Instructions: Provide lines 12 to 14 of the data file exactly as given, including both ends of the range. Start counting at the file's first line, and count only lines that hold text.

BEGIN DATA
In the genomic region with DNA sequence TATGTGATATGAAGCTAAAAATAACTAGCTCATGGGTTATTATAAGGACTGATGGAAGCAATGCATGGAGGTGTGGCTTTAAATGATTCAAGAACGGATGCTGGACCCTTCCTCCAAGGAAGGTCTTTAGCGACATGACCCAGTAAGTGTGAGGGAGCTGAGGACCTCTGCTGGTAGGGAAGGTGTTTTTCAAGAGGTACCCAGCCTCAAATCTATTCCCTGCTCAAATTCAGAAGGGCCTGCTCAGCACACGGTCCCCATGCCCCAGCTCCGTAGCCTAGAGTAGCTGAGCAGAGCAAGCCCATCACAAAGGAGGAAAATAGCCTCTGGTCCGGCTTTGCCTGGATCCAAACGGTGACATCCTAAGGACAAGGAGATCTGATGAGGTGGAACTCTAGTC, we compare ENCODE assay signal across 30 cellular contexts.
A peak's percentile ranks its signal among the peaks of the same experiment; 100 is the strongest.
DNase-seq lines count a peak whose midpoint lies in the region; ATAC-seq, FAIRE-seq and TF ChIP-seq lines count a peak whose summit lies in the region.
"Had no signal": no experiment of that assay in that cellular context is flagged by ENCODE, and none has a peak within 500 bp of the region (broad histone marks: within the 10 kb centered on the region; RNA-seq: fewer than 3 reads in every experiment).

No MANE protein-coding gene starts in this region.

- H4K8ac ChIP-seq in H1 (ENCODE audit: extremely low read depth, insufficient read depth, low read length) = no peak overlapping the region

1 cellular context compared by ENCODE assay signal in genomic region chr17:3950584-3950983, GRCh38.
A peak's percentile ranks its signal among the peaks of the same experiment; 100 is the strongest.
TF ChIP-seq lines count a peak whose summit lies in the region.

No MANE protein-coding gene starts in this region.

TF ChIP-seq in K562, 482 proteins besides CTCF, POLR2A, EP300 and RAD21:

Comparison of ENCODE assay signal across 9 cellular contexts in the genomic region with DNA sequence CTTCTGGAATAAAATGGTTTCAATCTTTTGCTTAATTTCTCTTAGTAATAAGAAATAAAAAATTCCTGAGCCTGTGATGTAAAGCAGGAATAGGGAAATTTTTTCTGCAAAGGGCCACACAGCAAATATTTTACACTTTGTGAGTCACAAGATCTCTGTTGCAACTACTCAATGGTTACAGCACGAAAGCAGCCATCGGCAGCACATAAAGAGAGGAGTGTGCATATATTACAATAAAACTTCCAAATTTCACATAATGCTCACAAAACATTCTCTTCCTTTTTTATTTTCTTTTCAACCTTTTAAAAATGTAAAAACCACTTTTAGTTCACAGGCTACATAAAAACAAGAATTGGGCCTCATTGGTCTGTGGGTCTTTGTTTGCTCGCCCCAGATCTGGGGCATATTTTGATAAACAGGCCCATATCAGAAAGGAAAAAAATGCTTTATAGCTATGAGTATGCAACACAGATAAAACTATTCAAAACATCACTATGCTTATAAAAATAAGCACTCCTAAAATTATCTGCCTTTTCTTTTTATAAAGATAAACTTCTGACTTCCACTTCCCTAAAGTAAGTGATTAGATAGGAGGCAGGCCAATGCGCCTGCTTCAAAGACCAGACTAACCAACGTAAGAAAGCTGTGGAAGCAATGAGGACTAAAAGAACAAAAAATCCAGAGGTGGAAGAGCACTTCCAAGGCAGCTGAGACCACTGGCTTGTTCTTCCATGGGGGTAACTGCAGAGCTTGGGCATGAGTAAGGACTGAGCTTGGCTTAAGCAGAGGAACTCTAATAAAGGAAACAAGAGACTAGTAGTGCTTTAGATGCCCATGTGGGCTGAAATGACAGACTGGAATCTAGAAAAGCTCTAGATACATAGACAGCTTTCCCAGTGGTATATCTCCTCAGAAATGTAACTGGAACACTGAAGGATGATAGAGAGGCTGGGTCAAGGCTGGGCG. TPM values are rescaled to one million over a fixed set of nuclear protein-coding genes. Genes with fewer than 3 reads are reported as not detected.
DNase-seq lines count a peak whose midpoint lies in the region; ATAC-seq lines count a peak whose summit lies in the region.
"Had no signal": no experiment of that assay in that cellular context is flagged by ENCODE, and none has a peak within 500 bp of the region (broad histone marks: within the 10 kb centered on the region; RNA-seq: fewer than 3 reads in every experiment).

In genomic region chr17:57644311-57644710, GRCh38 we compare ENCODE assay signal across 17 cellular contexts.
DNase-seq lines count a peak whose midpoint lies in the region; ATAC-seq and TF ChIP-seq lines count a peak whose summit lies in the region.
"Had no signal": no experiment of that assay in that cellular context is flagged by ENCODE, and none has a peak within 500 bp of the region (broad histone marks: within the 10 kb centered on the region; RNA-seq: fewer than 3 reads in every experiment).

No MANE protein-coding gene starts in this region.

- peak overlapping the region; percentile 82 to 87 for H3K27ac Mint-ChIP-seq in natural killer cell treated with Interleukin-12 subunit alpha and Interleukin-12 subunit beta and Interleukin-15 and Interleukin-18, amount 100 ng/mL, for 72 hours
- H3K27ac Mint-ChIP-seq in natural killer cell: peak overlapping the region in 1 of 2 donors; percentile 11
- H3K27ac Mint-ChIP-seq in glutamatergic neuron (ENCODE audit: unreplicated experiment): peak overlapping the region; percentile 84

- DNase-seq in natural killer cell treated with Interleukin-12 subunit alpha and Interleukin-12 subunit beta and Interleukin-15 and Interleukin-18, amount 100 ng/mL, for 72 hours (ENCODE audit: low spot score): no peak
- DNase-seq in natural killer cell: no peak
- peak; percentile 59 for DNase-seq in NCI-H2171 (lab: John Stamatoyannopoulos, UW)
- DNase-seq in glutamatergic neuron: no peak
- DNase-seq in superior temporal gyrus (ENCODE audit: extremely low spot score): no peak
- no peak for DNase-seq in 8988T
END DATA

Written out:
Comparison of ENCODE assay signal across 9 cellular contexts in the genomic region with DNA sequence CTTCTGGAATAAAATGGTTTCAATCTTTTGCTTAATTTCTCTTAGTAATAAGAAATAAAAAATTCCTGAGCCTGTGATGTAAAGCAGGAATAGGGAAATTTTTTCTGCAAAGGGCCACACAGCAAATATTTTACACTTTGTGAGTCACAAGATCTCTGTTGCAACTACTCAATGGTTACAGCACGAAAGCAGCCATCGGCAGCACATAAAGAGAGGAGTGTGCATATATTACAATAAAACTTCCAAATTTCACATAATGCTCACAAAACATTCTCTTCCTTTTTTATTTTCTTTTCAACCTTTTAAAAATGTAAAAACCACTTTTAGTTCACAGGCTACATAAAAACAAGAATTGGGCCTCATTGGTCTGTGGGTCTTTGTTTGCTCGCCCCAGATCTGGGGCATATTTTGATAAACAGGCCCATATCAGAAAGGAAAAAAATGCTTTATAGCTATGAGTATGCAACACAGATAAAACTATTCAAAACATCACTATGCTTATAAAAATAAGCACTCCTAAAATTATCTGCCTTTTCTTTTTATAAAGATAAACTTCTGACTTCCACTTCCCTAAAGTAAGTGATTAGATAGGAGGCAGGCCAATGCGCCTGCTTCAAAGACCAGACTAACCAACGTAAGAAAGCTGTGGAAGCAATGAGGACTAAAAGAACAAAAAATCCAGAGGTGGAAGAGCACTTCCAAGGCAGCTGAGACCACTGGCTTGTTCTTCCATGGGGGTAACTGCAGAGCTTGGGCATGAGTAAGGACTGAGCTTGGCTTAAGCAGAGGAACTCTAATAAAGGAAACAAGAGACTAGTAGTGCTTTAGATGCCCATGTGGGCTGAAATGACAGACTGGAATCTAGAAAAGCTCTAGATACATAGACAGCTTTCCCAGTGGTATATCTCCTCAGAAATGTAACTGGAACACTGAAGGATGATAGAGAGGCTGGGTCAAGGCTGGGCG. TPM values are rescaled to one million over a fixed set of nuclear protein-coding genes. Genes with fewer than 3 reads are reported as not detected.
DNase-seq lines count a peak whose midpoint lies in the region; ATAC-seq lines count a peak whose summit lies in the region.
"Had no signal": no experiment of that assay in that cellular context is flagged by ENCODE, and none has a peak within 500 bp of the region (broad histone marks: within the 10 kb centered on the region; RNA-seq: fewer than 3 reads in every experiment).